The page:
Rush Limbaugh is Scarier than Stephen King
by Ryan Scott
You know what Stephen King’s problem is? He’s not scary enough. In regards to his liberal talk radio show, anyway.
Yes, believe it or not, there is currently a liberal-leaning talk radio program being broadcast in the United States, and it’s owned by, of all people, famed horror novelist Stephen King. Unfortunately, like so many of King’s protagonists, the program, Pulse Radio, seems doomed to an early demise.
I’m a huge Stephen King fan, but it is difficult to be optimistic about the show’s chances for survival when liberal talk radio shows have traditionally done so poorly compared to their conservative counterparts. In fact, according to the Center for American Progress, 91 percent of the total weekday talk radio programming is conservative. In other words, conservative talk radio outnumbers its liberal counterparts nine to one.
There are many theories about the cause of this disparity, but it is apparent that at least part of this success comes from the fact that conservative talk radio is much better at one vital element straight from Stephen King’s playbook: fear tactics.
There is a strong element of alarmism that is ingrained in the very DNA of conservative talk radio. Indeed, Rush Limbaugh was the first prominent conservative talk radio personality, so it is very likely that most if not all subsequent right-wing talk show hosts picked up on his particularly strong brand of fear-mongering.
Limbaugh’s fear-mongering has become so widely copied because, essentially, it made his show a product that people wanted to consume. Such tactics do not educate, but they do reinforce the viewer’s previously held notion not through rational argument but through an emotional gut-punch. No moderate listener is ever going to be convinced by Limbaugh’s claim that “Adolf Hitler, like Barack Obama, ruled by dictate” or that ”Obama health care logo is damn close to a Nazi swastika logo,” but for those listeners who already can’t stand Obama, hearing such banalities is more reassuring than frightening, as they take it as vindication of their fear.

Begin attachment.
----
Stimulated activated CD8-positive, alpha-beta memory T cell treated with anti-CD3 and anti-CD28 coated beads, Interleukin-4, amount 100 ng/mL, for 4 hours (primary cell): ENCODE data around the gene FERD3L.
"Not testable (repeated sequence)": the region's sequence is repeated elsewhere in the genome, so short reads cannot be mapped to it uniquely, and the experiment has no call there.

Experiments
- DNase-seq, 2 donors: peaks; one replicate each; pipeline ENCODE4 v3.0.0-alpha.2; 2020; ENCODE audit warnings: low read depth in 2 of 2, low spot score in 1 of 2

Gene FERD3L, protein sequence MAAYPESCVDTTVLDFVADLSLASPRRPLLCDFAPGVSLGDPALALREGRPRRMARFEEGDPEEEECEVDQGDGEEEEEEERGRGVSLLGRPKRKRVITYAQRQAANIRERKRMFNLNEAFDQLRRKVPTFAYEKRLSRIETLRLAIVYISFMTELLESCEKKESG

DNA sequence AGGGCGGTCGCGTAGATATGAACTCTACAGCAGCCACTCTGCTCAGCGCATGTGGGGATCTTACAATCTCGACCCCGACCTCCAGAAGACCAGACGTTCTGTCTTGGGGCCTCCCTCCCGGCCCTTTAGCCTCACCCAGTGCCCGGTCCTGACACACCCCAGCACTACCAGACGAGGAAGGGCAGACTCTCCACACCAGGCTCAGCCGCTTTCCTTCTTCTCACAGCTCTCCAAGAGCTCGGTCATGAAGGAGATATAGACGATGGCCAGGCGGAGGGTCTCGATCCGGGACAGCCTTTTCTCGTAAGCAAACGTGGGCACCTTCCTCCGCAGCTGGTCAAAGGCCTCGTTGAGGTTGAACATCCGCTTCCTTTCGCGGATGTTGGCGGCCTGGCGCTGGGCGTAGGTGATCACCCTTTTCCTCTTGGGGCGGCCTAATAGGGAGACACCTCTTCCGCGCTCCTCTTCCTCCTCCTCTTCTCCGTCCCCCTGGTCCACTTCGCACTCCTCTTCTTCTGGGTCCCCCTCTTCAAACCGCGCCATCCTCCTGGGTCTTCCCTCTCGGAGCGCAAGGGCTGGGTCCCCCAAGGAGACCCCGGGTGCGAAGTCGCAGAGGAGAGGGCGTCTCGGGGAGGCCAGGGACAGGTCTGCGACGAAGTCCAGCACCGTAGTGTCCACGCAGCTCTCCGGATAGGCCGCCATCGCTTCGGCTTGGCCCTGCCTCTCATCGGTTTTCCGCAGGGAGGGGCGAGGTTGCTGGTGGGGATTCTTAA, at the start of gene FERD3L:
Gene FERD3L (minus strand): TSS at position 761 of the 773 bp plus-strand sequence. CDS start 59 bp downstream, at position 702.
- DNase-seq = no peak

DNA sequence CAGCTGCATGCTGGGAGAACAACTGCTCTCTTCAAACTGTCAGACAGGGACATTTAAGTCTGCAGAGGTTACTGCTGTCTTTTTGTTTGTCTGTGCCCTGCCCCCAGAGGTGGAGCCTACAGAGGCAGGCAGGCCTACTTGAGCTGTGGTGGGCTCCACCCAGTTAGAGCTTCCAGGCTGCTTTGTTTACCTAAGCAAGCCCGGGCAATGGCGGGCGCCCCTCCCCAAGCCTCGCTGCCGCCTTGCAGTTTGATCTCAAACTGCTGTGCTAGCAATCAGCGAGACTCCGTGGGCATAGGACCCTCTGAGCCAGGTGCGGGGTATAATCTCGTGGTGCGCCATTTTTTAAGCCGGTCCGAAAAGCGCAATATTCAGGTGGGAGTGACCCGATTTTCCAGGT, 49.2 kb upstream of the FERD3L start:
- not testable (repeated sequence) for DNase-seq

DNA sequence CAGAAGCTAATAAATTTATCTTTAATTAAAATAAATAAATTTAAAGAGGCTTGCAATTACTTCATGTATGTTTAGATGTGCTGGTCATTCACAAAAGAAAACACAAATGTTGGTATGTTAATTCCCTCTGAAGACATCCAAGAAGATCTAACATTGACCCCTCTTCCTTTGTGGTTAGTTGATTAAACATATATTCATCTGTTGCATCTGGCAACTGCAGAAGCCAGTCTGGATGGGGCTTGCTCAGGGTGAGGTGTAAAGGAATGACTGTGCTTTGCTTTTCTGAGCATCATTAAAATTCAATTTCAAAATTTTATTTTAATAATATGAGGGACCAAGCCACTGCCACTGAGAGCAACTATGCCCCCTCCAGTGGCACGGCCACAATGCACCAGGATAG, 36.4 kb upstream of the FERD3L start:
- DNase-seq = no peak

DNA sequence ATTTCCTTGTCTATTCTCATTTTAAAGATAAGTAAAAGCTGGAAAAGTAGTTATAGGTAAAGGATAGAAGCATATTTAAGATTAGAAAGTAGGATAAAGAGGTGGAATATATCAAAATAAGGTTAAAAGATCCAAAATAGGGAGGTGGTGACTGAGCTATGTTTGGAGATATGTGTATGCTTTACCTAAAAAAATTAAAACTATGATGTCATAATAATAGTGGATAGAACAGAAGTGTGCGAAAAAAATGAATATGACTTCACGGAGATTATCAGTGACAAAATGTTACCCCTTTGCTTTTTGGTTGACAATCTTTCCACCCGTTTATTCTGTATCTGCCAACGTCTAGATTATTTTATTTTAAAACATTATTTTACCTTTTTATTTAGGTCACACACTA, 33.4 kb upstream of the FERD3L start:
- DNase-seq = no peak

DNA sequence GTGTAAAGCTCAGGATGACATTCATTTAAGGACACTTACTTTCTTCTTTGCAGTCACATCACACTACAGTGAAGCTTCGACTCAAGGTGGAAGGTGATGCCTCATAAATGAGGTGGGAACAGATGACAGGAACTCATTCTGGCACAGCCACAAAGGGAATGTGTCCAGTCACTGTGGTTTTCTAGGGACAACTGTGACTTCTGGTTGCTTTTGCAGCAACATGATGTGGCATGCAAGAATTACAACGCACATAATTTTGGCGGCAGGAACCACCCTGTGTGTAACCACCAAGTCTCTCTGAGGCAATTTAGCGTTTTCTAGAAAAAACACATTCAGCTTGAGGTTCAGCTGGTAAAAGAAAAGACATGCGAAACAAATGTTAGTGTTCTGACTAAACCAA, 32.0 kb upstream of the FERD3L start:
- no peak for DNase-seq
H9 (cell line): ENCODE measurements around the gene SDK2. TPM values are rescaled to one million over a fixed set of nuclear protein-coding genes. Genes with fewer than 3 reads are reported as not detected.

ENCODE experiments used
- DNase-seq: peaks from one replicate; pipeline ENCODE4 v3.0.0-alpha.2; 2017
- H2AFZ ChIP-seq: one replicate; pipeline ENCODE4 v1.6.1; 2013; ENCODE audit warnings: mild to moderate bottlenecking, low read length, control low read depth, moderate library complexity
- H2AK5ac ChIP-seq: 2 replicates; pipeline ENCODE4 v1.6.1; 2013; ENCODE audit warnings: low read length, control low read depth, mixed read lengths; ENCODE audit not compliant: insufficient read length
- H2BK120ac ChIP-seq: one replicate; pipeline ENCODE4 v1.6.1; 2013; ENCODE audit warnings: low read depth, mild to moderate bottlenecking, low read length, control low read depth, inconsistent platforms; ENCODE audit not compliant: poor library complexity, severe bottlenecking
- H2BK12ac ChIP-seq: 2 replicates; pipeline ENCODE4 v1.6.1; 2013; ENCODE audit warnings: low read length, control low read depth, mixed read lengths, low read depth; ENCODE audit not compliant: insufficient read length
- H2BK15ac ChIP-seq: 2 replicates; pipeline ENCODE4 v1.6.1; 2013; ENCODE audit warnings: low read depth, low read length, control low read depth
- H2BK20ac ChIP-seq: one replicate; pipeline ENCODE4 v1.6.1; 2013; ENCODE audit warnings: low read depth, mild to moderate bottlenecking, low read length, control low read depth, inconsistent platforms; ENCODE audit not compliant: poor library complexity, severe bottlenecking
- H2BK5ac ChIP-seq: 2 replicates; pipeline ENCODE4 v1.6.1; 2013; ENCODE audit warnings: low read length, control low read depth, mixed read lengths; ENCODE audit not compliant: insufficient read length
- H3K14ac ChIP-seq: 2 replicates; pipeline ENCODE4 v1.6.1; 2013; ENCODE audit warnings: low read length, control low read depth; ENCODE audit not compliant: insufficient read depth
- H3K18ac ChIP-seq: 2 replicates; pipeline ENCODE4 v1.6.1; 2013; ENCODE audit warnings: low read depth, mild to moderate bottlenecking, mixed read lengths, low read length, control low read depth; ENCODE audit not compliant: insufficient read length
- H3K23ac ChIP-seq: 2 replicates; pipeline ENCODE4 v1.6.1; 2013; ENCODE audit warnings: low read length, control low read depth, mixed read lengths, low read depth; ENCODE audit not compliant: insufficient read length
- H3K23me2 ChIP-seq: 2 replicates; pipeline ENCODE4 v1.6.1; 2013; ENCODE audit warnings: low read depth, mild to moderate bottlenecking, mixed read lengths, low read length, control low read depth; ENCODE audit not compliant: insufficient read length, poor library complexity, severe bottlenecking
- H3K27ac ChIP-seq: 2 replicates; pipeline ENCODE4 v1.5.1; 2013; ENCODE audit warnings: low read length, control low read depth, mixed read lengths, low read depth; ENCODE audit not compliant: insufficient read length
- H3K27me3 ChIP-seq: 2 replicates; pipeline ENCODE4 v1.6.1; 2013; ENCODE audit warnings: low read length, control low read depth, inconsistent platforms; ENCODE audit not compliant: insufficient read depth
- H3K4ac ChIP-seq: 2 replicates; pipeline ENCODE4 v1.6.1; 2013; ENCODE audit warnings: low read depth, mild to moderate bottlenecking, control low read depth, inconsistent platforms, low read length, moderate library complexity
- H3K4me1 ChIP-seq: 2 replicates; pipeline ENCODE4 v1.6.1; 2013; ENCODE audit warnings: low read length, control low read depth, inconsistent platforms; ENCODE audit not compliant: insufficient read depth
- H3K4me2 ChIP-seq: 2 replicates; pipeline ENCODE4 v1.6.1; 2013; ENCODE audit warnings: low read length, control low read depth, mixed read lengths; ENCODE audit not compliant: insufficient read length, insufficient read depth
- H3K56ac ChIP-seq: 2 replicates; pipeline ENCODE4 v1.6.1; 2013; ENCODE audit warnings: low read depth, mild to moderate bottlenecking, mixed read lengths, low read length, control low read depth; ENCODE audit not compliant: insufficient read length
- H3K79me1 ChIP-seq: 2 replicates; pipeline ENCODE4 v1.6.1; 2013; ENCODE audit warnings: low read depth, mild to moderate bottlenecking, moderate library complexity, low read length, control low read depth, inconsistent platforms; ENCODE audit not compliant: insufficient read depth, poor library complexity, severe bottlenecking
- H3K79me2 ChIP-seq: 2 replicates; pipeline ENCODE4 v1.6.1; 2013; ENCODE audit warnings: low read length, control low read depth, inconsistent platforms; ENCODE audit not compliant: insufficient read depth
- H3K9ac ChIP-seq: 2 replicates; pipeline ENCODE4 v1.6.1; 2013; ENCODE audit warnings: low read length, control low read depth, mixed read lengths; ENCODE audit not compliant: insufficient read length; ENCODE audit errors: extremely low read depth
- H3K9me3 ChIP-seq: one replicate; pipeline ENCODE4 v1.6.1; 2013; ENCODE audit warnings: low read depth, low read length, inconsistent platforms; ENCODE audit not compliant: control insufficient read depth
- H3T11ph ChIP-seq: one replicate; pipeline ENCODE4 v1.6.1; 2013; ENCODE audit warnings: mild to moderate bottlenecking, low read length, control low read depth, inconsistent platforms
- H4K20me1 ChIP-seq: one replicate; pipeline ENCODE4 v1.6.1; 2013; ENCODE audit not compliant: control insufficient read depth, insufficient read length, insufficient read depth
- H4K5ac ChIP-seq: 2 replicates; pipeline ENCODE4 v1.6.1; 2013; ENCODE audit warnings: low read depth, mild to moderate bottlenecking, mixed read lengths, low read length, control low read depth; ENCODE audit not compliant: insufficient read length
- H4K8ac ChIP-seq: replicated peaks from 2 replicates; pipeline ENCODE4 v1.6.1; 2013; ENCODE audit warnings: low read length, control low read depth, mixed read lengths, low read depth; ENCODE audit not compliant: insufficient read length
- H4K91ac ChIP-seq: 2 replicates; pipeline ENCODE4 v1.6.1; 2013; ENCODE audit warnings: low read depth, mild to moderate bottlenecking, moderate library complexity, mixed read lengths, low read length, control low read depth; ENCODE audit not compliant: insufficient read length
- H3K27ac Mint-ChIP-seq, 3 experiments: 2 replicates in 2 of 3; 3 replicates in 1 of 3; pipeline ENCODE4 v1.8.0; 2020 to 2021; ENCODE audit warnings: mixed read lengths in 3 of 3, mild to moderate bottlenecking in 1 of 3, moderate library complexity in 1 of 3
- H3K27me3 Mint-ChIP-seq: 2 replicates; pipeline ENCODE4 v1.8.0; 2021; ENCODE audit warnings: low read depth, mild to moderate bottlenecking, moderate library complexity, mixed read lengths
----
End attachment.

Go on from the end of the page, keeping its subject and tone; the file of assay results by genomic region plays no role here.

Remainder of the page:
Such journalism of affirmation has become so successful because it requires little thinking on the part of both the listener and the news source. For example, when a video of two schoolchildren- one African-American and one white- fighting on a public school bus went viral, Limbaugh was quick to blame the confrontation on Obama: “It’s Obama’s America, is it not? Obama’s America, white kids getting beat up on school buses now.” Limbaugh does not bother to explain how exactly Obama is responsible for this tragedy, but then again a rational argument is not what his audience expects from him. They want to be told they are right to fear Obama, and so Limbaugh offers them whatever he needs to confirm to them that their fears are justified.
It doesn’t seem to matter how completely disconnected from reality the claims are as long as they make liberals into the ultimate boogeymen. Take his claim that Obama caused the recession as “payback” for racism or even his fear-mongering concerning the flu vaccination solely on the grounds that the Obama administration supported it.
Glenn Beck is even worse, of course. He claims that Christian churches that preach social justice are really just fronts for communism and Nazism, and that a solid 10 percent of all Muslims are terrorists (which would add up to approximately 157 million terrorists, but why let things like numbers and facts stand in the way of a good horror story?). Even Bill O’Reilly of all people has called out Beck for being prone to seeing conspiracies everywhere.
There is simply nothing comparable in progressive talk radio- what little progressive talk radio there is, anyway. While conservative talk radio is out comparing anyone they don’t like to Hitler and claiming that “you’ll be healthier” if you avoid the flu vaccine, what is Stephen King’s station doing? Organizing an event called “Faces of the Poor” in which seven impoverished people will tell their life stories and their struggles. Scary stuff, kids.
When the man who wrote Cujo and The Shining is the most rational and least frightening person on the airwaves, there might be a problem. And that is the real horror.